Wednesday, October 30, 2013

Thirtieth Sunday in Ordinary Time

It is easy to point out the Pharisee in someone else, and much more difficult to see it in oneself. That is one of the hazards of self-righteousness. Coming to an awareness of one's own failings demands some reflection. It doesn't happen all on its own. The parable of the Pharisee and the tax collector illustrates this very point. The Pharisee couldn't stop talking during his prayer. He went on and on about all of the things he was not, and then boasted about all of the things he did. On the other hand, the tax collector's prayer was simple and direct: "O God, be merciful to me a sinner." He had time to listen. Why not take five minutes each day to listen to God? Turn off the radio or TV. Sit in a quiet place. Empty your mind and start with the words: "O God, be merciful to me a sinner." And then, listen!

Sunday, October 20, 2013

Twenty-Ninth Sunday in Ordinary Time

In today's Gospel we hear Jesus instructing his disciples about the importance to pray always. Prayer is beginning in God, awareness of God, engagement with God, abandonment to God, ending in God. To be alive to life is to pray. In the early years of Christianity, monks in the Palestinian desert took literally Jesus' command to pray always. Each day they prayed all one hundred fifty psalms, and if they still had time, they prayed the Lord's Prayer over and over. Long before Hail Mary's were used for the beads of a rosary, a circle of fifty beads three times was used to keep track of the daily share of psalms. Jesus knew, loved and prayed the psalms, and so should we. The psalms are wonderful prayers, maybe you can read one every day. Even though we may not pray always or pray the psalms every day, we can have a prayer card, a small crucifix, or a rosary in our purse or pocket to remind us of God's presence.

Monday, October 14, 2013

Twenty-Eighth Sunday in Ordinary Time

What are we desperate to have fixed? An illness? Our finances? A relationship? What is a problematic part of our everyday life that we want changed? This is what the lepers were seeking when they cried out to Jesus for mercy. Leprosy had changed their very existence, and the grueling effects of the disease separated tem from the very life they had known. In some ways the government shutdown, the hit to the economy and the collapse of the housing market has been a kind of leprosy. Despite campaign promises, politicians will not be the saviors. Let us recognize our need for the Lord. Be receptive of the Lord's unconditional love. Be of service to those around us. Thus we will find out salvation in the love of God, shared by fellow Christians.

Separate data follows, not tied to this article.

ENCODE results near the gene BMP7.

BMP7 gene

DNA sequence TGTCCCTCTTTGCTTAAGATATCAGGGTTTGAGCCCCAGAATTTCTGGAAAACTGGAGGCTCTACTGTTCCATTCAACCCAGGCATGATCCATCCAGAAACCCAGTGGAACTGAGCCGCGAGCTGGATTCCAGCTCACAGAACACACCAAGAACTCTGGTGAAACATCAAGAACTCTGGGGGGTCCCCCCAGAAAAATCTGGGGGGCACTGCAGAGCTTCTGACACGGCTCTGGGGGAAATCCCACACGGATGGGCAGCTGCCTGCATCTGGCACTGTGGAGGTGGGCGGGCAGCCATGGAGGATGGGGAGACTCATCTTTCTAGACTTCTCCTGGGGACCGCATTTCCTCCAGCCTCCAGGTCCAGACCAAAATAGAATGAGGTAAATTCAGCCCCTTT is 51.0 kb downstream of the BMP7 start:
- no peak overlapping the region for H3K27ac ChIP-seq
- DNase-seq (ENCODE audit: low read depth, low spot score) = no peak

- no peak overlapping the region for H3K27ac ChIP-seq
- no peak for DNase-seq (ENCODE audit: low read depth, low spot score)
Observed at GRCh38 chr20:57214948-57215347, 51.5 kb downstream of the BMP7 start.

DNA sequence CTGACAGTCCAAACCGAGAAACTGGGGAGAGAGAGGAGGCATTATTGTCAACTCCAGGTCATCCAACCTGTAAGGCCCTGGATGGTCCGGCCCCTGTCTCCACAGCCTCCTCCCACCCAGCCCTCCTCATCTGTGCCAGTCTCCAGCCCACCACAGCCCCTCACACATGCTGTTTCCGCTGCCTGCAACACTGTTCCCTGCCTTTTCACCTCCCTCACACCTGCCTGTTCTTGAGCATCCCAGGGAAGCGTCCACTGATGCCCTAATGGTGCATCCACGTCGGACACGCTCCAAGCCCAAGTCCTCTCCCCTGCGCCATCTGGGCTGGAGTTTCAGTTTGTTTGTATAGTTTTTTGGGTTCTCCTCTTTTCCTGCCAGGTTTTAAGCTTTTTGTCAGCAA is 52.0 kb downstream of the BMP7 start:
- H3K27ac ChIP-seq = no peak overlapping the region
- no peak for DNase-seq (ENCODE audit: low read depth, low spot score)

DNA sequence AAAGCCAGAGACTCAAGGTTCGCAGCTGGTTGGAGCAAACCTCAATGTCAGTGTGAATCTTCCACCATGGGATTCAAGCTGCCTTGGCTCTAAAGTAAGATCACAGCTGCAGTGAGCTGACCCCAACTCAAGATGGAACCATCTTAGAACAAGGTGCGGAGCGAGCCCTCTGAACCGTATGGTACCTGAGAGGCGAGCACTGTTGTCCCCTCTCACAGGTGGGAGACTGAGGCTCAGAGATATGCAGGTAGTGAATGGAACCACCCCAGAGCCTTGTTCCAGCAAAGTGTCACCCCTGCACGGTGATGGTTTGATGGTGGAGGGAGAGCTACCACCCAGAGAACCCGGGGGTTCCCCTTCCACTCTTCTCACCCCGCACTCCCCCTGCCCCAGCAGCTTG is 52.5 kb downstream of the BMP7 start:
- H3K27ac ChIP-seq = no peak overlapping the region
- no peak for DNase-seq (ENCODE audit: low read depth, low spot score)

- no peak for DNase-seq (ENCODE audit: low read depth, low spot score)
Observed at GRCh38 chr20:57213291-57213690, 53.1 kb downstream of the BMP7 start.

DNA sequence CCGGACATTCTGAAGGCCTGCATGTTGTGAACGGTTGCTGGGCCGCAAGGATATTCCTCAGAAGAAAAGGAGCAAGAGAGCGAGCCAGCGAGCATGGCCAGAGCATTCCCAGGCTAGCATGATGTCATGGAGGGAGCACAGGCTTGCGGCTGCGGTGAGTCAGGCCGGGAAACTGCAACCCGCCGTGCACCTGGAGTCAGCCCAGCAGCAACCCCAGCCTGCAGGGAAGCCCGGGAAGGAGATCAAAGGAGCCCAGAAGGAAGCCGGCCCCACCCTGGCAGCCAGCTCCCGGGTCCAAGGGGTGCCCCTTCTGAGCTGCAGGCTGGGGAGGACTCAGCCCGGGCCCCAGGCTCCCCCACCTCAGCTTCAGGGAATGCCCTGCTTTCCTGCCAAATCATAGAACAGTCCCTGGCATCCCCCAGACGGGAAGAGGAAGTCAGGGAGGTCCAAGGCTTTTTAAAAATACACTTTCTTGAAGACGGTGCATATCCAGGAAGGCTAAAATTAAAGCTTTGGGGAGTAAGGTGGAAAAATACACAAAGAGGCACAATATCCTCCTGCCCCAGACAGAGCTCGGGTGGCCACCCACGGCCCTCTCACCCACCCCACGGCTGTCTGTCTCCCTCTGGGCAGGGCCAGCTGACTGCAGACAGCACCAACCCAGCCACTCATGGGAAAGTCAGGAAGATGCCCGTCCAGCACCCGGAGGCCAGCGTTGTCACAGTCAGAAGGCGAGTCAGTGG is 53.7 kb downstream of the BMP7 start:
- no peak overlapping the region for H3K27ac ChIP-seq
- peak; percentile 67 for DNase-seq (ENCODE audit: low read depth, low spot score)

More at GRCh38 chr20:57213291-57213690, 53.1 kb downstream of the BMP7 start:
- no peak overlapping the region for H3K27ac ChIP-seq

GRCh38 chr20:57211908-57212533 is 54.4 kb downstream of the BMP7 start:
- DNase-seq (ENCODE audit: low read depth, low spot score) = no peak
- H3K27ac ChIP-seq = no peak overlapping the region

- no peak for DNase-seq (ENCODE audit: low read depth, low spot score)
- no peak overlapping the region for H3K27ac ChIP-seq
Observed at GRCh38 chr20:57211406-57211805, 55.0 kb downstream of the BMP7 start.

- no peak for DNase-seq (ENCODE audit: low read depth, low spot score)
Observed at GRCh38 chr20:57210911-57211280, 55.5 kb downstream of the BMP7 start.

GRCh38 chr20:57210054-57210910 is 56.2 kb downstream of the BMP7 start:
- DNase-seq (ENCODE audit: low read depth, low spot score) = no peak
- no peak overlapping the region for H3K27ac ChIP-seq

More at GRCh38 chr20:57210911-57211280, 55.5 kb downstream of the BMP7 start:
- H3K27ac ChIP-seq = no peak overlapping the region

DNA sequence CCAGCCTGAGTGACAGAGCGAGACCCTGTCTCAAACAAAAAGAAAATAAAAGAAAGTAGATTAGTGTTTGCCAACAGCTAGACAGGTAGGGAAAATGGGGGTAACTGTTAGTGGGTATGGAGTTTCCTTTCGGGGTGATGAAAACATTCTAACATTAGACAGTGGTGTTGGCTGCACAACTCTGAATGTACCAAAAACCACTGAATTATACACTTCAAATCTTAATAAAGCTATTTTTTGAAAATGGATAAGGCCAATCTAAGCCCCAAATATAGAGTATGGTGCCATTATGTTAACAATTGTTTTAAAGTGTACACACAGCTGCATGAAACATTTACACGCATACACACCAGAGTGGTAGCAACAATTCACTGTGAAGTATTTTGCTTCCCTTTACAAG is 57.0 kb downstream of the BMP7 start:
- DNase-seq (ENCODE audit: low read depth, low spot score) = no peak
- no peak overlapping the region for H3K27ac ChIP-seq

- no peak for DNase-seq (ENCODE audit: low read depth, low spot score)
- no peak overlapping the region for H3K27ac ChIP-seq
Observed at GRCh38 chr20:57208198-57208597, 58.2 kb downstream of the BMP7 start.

Twenty-Seventh Sunday in Ordinary Time

Thanks to all who helped make our parish Nationality Festival a great success, especially the dedicated workers who worked in the booths, the children's games, entertainment, sponsors, setter-uppers, cleaner-uppers, tear-downers and most of all to God for providing us this opportunity to work together. A big thanks also goes to Dan Trocchio for chairing our festival. Everyone working together is what makes our parish festival so great. Thank you for all you do for the parish! Dziekuje! Merci beaucoup! Gracias! Danka!

Twenty-Sixth Sunday of Ordinary Time

There is probably no more chilling Gospel story about the lack of awareness of those in need than the story of the rich man and Lazarus. Wooed by the glitter and glitz of life, we can easily be distracted. In fact, we can even forget that we came from God and we are returning to God sooner than we think. The suggestion in the story is that in the end God will even things out if we don't make the efforts on our own. The rich man had plenty of comforts in life and took little notice of Lazarus' suffering. And so in the end, it was Lazarus who enjoys paradise while the rich man was in torment. The parable is a stark warning that our abundant blessings do not assure us of heaven.